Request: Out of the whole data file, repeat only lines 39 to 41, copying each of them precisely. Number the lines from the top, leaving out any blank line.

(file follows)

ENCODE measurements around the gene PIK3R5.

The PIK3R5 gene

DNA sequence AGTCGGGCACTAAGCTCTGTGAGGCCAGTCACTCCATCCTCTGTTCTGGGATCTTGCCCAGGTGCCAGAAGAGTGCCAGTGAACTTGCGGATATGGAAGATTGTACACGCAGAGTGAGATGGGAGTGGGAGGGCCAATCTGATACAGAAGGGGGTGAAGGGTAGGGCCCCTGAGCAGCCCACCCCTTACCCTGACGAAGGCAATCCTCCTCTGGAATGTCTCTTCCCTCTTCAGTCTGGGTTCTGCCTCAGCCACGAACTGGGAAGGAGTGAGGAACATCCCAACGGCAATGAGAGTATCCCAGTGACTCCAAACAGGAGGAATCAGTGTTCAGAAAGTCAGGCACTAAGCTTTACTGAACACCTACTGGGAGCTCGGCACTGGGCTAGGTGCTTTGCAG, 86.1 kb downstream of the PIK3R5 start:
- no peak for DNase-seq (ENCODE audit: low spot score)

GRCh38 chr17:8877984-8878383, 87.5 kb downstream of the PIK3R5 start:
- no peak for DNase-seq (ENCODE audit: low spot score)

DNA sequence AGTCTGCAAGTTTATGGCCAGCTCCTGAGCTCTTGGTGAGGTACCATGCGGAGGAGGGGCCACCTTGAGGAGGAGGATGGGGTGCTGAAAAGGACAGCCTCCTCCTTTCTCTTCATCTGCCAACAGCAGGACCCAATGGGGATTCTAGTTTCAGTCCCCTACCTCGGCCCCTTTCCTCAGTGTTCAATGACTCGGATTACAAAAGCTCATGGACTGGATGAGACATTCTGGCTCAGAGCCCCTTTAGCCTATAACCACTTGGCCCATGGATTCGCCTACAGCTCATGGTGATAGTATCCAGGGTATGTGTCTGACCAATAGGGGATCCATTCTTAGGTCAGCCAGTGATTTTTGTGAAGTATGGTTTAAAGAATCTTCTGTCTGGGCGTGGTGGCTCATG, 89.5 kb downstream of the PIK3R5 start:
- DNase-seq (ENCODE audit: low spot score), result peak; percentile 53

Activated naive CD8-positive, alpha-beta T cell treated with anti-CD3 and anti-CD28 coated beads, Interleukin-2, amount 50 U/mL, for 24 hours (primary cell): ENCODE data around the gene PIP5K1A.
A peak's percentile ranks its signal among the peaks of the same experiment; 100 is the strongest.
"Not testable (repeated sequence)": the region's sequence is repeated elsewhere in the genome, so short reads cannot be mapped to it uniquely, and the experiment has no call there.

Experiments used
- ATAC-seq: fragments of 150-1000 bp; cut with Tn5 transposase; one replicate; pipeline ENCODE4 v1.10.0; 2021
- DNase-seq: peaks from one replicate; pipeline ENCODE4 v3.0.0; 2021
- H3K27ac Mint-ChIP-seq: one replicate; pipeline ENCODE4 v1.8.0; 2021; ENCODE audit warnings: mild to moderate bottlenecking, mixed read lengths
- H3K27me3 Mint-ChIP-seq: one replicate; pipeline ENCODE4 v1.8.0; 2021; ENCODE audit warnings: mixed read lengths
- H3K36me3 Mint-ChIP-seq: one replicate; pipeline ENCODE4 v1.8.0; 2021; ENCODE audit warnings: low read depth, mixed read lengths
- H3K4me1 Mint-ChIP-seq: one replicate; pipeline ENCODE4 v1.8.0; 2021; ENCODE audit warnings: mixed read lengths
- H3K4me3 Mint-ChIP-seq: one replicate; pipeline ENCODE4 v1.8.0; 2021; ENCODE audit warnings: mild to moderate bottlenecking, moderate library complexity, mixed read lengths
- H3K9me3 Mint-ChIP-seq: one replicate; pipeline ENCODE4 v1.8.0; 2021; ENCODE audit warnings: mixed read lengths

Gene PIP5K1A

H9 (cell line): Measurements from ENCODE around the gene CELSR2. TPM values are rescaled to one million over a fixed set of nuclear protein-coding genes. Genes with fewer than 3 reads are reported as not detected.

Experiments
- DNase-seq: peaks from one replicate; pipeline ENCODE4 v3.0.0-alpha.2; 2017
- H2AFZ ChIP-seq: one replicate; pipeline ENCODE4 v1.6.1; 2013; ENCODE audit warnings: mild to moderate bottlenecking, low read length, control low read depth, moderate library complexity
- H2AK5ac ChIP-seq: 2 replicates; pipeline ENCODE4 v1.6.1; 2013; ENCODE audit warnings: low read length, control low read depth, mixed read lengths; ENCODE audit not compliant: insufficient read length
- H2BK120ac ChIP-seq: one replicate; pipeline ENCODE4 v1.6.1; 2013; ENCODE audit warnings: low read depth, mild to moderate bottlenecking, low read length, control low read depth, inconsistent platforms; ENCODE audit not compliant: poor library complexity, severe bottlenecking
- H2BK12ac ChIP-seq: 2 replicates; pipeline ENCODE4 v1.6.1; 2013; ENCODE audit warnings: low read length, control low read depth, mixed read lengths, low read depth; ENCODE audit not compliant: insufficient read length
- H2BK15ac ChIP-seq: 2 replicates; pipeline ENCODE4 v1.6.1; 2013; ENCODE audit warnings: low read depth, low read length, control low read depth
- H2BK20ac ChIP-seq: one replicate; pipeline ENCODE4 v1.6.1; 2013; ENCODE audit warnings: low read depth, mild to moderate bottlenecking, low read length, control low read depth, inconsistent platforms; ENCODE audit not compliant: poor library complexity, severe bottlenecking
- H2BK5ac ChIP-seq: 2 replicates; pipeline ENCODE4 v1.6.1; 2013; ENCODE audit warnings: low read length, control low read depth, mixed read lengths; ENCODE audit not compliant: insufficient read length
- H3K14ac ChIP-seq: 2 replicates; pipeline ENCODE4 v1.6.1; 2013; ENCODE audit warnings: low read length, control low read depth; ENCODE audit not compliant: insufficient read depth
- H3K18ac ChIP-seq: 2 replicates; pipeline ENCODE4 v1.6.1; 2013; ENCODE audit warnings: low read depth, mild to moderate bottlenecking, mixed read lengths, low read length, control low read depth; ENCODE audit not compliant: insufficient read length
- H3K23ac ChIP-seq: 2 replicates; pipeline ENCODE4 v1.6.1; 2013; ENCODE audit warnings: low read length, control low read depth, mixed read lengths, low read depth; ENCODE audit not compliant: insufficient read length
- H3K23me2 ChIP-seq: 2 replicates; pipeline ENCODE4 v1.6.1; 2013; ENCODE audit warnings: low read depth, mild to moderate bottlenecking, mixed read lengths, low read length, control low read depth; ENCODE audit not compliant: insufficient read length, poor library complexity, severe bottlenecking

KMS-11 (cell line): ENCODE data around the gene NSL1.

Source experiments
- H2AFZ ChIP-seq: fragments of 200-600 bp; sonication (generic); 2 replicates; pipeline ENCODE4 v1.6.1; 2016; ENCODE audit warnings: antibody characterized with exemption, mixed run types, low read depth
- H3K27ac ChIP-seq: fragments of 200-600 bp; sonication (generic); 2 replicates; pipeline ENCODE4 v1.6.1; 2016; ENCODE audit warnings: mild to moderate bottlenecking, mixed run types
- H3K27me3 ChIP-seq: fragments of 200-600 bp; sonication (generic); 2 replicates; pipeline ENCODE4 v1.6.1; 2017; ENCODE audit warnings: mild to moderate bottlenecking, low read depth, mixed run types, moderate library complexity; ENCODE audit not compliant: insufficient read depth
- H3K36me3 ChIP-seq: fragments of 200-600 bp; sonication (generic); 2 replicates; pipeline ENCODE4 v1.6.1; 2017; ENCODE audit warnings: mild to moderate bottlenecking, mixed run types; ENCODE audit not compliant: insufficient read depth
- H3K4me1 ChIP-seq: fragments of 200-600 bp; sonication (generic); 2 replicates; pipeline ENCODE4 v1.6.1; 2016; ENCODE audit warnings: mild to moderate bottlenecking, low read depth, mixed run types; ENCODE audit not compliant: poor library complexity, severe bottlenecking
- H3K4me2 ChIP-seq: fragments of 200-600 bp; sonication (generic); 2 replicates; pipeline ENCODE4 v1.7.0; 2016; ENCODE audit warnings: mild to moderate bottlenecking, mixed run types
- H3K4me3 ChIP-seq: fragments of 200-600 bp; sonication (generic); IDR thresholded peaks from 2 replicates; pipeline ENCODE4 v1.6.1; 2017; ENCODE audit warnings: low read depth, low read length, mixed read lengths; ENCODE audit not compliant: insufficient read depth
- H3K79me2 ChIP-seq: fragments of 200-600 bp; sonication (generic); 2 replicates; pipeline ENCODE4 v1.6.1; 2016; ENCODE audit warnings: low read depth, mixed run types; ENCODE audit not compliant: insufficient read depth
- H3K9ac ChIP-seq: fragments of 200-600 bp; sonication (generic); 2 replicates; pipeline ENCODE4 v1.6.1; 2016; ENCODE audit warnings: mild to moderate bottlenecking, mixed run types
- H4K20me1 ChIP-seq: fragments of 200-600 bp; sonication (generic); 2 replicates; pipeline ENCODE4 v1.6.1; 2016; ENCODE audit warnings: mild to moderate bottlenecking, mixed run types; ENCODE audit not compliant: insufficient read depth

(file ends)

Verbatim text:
- H3K27ac ChIP-seq: fragments of 200-600 bp; sonication (generic); 2 replicates; pipeline ENCODE4 v1.6.1; 2016; ENCODE audit warnings: mild to moderate bottlenecking, mixed run types
- H3K27me3 ChIP-seq: fragments of 200-600 bp; sonication (generic); 2 replicates; pipeline ENCODE4 v1.6.1; 2017; ENCODE audit warnings: mild to moderate bottlenecking, low read depth, mixed run types, moderate library complexity; ENCODE audit not compliant: insufficient read depth
- H3K36me3 ChIP-seq: fragments of 200-600 bp; sonication (generic); 2 replicates; pipeline ENCODE4 v1.6.1; 2017; ENCODE audit warnings: mild to moderate bottlenecking, mixed run types; ENCODE audit not compliant: insufficient read depth